The substance which ought to be used in preference to Bitumen is the residuum obtained by the evaporation of the essential oil of lavender applied in an extremely thin wash by means of dissolution in alcohol.
Although bituminous and resinous substances without any exception are all endowed with the same property—that of being affected by the influence of light, the preference ought to be.given to those which are the most unctuous, because they impart greater adhesion to the drawings. Several essential oils lose this character when they are exposed to too strong a heat.
It is not, however, from its prompt decomposition, that we are to prefer the essential oil of lavender. There are rosins for instance, which being dissolved in alcohol, and spread upon glass or metal, leave by the evaporation of the spirit, a coating very white, and infinitely more sensible to radiation, which is the cause of the decomposition. But this greater sensibility to light caused by a quicker evaporation, renders also the images thus obtained more liable to injury from the very same agency which created them. They grow faint, and finally disappear altogether, when exposed even but for a few months to the sun. The residuum of the essential oil of lavender, possesses greater fixity, without, however, being altogether impervious to the eroding effects of a direct exposure to the sun's light.
To obtain this residuum, the essence is evaporated in a shallow dish by heat, till the residuum acquire such consistency, that when cold it rings on being struck with the point of a knife, and flies off in pieces when separated from the dish. A small quantity of this material is afterwards to be dissolved in alcohol, or ether; the solution ought to be very transparent, and of a citron-yellow colour. The clearer the solution, the more delicate will be the coating on the plate: it must not, however, be too clear, because it could not thicken or spread out into a white coat—requisites indispensable for obtaining a good effect in photographic designs. The use of the alcohol in ether is merely to facilitate the application of the residuum under a form of extreme tenuity and division, for the spirit is entirely evaporated before the light impresses its tracery upon the sketch.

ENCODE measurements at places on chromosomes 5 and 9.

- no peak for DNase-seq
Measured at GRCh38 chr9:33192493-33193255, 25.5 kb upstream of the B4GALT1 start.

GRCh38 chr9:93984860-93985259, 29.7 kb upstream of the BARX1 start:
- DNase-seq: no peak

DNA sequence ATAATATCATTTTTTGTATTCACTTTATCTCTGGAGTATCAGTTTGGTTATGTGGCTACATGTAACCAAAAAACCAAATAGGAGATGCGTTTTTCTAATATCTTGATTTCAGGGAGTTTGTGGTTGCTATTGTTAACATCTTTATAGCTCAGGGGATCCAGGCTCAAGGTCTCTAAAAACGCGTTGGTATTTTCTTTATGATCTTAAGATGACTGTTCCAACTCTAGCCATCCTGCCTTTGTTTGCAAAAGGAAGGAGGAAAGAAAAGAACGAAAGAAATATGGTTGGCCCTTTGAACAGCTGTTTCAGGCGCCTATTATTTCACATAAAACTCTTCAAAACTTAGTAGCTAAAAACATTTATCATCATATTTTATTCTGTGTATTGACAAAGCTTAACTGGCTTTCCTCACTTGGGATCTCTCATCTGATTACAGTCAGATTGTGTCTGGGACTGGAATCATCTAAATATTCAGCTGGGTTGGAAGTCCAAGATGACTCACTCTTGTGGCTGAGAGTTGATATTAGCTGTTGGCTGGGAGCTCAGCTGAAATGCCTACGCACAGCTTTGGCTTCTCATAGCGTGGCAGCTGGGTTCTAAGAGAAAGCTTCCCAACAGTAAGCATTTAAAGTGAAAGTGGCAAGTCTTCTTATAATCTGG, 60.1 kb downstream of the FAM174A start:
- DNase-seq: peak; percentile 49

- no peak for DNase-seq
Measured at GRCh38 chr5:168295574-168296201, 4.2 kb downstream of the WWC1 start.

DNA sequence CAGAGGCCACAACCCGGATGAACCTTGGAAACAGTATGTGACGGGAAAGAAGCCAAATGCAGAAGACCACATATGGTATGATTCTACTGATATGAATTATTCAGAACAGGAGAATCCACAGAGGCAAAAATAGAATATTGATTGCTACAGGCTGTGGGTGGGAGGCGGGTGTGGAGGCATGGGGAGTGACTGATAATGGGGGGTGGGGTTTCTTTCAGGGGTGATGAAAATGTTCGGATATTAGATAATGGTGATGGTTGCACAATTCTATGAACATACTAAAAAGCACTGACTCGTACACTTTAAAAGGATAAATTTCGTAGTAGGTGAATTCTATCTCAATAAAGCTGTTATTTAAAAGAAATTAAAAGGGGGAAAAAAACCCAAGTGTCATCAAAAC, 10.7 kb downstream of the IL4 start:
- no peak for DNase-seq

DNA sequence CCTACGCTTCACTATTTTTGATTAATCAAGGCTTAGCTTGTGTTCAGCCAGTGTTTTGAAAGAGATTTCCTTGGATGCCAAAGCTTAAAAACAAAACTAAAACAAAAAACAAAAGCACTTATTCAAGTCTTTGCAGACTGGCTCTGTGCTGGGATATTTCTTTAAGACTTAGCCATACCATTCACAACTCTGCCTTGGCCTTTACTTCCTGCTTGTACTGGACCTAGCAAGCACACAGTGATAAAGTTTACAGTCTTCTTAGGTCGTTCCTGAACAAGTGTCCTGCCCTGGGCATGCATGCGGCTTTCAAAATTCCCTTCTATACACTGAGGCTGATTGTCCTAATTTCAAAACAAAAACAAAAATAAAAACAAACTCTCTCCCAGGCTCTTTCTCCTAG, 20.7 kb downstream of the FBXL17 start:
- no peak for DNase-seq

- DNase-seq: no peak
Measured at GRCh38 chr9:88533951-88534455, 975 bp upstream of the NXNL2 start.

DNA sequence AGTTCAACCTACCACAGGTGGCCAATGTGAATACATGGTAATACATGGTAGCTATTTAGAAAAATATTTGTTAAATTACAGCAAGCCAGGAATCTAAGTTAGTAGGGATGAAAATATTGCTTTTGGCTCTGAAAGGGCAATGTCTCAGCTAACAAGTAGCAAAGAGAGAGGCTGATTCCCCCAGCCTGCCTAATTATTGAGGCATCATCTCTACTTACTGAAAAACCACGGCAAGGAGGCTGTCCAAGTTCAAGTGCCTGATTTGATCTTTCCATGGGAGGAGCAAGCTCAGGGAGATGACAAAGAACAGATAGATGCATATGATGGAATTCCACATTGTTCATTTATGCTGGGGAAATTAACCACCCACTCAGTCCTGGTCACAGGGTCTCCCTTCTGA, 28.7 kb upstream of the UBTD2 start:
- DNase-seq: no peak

In order to obtain greater vigour, the metal ought to be burnished: sketches upon glass have more charm, and above all, much greater delicacy.
Before commencing operations, the experimenter must be careful to have his glass or metal perfectly clean. For this purpose he may use alcohol with emery-powder exceedingly fine, and applied by means of cotton wool; but this part of the process must always be concluded by dry-polishing, that not a trace of liquid may remain.
The tablet being thus prepared, in order to supply the wash or coating, the canvas of the future picture, the plate of metal or glass is held in one hand, and with the other pour upon it the solution, (which for this purpose should be contained in a small flask with a wide mouth) so that it may rapidly flow over, and cover the whole surface of the plate. At first it is necessary to hold the plate a little inclined; but as soon as the solution is poured on, and has ceased to flow, the plate is raised perpendicularly. The finger is then passed behind and below the plate, in order to draw off a portion of the liquid which, tending always to ascend, would double the thickness of the covering; the finger must be wiped each time, and be passed very rapidly along the whole length of the plate from below, and on the side opposite the coating. When the liquid has ceased to run, the plate is put aside to dry in the dark, for otherwise the light would destroy the sensibility of the preparation.